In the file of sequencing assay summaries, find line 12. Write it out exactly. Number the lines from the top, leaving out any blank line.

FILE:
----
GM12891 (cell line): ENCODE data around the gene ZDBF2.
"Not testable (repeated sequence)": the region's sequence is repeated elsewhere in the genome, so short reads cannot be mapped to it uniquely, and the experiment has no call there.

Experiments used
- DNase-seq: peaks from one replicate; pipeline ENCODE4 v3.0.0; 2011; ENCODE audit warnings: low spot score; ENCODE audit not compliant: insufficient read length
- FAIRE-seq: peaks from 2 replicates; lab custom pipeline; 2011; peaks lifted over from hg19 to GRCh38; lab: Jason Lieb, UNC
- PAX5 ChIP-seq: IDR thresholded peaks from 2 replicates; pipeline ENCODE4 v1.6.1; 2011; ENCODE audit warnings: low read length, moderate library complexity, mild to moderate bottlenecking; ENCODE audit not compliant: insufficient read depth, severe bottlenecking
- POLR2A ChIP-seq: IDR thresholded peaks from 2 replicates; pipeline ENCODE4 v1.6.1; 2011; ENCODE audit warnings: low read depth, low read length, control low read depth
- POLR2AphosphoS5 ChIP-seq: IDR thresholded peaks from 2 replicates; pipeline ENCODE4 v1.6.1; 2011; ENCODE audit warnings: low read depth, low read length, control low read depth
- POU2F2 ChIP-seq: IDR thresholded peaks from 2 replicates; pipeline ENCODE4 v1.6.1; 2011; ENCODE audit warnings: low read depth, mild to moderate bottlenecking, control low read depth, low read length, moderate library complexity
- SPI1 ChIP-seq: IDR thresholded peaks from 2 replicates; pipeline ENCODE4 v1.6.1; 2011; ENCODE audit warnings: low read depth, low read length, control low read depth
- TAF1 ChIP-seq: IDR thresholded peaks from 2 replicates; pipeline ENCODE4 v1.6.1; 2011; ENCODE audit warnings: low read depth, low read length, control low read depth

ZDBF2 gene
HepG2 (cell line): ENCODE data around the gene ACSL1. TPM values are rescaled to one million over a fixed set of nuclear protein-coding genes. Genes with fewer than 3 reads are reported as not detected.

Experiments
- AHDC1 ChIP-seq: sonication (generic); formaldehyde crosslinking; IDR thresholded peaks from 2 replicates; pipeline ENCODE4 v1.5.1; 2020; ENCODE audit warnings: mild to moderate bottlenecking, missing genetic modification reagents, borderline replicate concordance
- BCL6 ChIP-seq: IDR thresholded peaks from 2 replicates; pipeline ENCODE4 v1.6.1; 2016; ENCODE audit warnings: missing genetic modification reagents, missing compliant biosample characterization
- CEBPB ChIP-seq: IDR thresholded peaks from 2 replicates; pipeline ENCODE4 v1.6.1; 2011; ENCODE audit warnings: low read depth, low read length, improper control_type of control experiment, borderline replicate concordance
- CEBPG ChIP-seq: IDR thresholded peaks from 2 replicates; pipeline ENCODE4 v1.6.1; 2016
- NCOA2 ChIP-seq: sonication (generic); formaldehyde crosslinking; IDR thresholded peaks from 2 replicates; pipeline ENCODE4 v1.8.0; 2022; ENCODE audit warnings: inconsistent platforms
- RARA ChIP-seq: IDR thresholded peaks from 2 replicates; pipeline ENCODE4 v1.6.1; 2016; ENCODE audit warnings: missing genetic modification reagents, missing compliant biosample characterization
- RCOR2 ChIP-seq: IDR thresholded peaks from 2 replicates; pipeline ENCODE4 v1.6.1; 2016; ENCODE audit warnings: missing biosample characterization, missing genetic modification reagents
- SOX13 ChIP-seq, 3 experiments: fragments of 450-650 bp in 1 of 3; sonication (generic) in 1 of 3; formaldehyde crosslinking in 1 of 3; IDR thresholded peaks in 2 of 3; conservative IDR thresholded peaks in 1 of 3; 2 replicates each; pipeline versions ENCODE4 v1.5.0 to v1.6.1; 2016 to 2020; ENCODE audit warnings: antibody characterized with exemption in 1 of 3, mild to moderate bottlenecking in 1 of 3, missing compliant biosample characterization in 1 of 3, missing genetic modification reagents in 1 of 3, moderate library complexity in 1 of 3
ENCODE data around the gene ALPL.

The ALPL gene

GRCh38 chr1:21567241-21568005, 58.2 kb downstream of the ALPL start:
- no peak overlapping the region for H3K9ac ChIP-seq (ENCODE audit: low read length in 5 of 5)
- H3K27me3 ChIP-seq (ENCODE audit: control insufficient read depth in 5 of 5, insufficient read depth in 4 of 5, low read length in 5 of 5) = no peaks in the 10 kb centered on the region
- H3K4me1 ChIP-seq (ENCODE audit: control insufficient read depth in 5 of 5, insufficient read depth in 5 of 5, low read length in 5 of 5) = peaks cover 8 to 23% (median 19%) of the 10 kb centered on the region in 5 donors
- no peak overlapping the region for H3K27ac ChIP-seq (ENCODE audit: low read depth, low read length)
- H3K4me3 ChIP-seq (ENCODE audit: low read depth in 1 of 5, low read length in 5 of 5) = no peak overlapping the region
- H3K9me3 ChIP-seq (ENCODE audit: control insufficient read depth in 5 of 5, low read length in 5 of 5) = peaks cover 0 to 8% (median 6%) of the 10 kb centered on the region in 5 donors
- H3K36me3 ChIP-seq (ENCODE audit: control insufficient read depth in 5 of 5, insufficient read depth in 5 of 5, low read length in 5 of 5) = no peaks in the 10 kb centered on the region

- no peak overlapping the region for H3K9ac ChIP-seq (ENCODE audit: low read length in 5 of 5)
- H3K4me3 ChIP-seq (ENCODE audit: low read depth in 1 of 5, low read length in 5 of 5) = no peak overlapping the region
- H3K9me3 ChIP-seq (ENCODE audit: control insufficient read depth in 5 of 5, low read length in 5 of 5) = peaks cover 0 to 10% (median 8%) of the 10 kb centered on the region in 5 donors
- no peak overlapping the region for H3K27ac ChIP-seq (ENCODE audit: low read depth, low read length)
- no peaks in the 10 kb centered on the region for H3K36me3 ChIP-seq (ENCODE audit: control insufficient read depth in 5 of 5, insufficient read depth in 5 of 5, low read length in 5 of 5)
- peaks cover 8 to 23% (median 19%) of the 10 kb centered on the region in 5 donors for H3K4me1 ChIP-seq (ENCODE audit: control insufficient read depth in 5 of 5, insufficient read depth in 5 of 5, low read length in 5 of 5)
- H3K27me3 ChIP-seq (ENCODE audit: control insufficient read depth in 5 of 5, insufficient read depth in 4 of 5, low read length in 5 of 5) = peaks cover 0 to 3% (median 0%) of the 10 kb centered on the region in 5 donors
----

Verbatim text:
ZDBF2 gene